Edith Maxwell is a prolific writer of absorbing, wonderful mysteries. Each of her series feature strong, independent women, with true-to-life intelligent, sometimes challenging, families and an always intriguing boyfriend. The stories are layered, the characters are complex, and the mysteries are well drawn. Click on the book titles and fall into a great read. 

 

as Edith Maxwell:

Quaker Midwife Mysteries  The Agatha-nominated historical series features unconventional Quaker midwife Rose Carroll in late 1880s Amesbury, Massachusetts.
Delivering the Truth”   review here

Called to Justice

Turning the Tide” 

Charity’s Burden”  Agatha Award winner!

Judge Thee Not

Taken Too Soon

 

The Local Foods Mysteries feature novice organic farmer Cameron Flaherty and take place in the town of Westbury, Massachusetts.

A Tine to Live, A Tine to Die”  review here

’Til Dirt Do Us Part

Farmed and Dangerous

Murder Most Fowl

Mulch Ado About Murder

 

as Maddie Day:

The Country Store Mysteries feature Robbie Jordan and Pans ‘N Pancakes, her country store/ restaurant in fictional South Lick, Indiana.
Flipped for Murder

Grilled for Murder”    review here

When the Grits Hit the Fan

Biscuits and Slashed Browns

Death over Easy

Strangled Eggs and Ham

Nacho Average Murder

Candy Slain Murder

 

Cozy Capers Book Group Mysteries are set on Cape Cod, Massachusetts, and feature Mackenzie Almeida and her sleuthing book club members.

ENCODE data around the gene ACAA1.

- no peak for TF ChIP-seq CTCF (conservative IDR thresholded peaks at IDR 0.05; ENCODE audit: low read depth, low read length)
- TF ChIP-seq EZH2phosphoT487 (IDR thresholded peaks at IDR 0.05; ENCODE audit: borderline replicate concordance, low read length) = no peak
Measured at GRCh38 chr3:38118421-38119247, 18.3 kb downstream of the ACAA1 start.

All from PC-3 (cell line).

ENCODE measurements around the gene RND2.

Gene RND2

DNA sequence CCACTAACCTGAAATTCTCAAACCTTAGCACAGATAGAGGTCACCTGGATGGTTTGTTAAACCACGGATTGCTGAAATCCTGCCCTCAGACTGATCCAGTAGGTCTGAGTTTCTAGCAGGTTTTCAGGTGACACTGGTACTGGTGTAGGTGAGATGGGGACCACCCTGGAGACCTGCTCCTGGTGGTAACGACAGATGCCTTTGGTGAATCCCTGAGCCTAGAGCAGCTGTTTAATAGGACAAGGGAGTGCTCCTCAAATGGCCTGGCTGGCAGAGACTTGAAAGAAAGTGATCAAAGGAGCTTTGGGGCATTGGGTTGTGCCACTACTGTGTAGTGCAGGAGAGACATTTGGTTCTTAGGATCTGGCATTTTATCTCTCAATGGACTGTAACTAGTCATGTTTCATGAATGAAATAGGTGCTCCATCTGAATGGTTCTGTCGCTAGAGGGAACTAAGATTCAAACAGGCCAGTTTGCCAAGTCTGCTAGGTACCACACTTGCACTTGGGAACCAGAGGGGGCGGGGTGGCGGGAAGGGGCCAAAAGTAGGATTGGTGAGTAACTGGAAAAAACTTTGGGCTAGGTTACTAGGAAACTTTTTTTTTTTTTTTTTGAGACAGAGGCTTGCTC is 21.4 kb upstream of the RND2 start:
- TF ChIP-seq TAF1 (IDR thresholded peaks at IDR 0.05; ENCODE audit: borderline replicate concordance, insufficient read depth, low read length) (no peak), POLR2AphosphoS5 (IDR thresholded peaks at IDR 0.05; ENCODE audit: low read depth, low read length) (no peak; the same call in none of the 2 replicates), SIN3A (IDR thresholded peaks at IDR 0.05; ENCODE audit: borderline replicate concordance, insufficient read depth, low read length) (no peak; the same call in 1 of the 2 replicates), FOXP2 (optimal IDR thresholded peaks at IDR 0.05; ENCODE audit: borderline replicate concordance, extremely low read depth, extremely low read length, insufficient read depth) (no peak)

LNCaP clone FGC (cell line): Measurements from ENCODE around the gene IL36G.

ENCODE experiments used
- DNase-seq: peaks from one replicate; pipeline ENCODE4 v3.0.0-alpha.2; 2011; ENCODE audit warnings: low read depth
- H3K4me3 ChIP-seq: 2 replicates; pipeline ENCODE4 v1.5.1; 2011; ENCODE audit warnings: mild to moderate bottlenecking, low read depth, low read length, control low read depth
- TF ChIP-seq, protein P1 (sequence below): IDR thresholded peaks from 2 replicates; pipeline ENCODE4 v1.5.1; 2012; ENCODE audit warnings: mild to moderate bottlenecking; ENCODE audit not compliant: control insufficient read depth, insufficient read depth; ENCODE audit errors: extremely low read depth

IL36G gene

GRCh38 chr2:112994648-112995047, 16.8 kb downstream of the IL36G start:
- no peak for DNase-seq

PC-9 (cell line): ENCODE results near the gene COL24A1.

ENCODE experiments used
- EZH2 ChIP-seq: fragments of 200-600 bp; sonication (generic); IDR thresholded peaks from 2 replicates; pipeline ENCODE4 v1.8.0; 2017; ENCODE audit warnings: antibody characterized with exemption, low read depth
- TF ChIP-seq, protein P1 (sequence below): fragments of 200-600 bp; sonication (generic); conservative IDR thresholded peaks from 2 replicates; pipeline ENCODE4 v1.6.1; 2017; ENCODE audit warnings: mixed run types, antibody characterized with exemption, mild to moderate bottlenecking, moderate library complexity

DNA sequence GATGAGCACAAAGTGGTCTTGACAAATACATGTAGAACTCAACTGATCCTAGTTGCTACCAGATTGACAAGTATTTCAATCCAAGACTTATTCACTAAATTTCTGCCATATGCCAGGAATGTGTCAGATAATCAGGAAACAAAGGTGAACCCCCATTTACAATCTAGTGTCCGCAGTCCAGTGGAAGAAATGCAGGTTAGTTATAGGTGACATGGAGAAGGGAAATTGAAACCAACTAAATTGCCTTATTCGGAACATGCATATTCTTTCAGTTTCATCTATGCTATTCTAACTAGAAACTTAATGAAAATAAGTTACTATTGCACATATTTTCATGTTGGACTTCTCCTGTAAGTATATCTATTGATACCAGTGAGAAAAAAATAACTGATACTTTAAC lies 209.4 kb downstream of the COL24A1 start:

Murder on Cape Cod”  review here

Murder at the Taffy Shop

 

as Tace Baker: 

The Lauren Rousseau Mysteries feature Quaker linguistics professor Lauren Rousseau, a self-reliant, multi-talented woman who finds herself involved in college politics, local Massachusetts intrigue, and bodies.

Speaking of Murder”  review here

Bluffing is Murder”  review here

 

Short Fiction

The following stories of “murderous revenge and other crimes” were originally published in anthologies or magazines. Many have been republished as standalone short stories.

“An Ominous Silence” appears in Snowbound: Best New England Crime Stories

“The Unfortunate Death of Mrs. Edna Fogg” in Malice Domestic 12: Mystery Most Historical 

 “Murder in the Summer Kitchen” in Murder Among Friends: Mysteries Inspired by the Life and Works of John Greenleaf Whittier. 

“The Mayor and the Midwife” in Blood on the Bayou: Bouchercon Anthology 2016 

“Adam and Eva,” – free read on Kings River Life Magazine

“A Questionable Death” was originally published in the History and Mystery, Oh My! anthology and is a free read over at Kings River Life Magazine.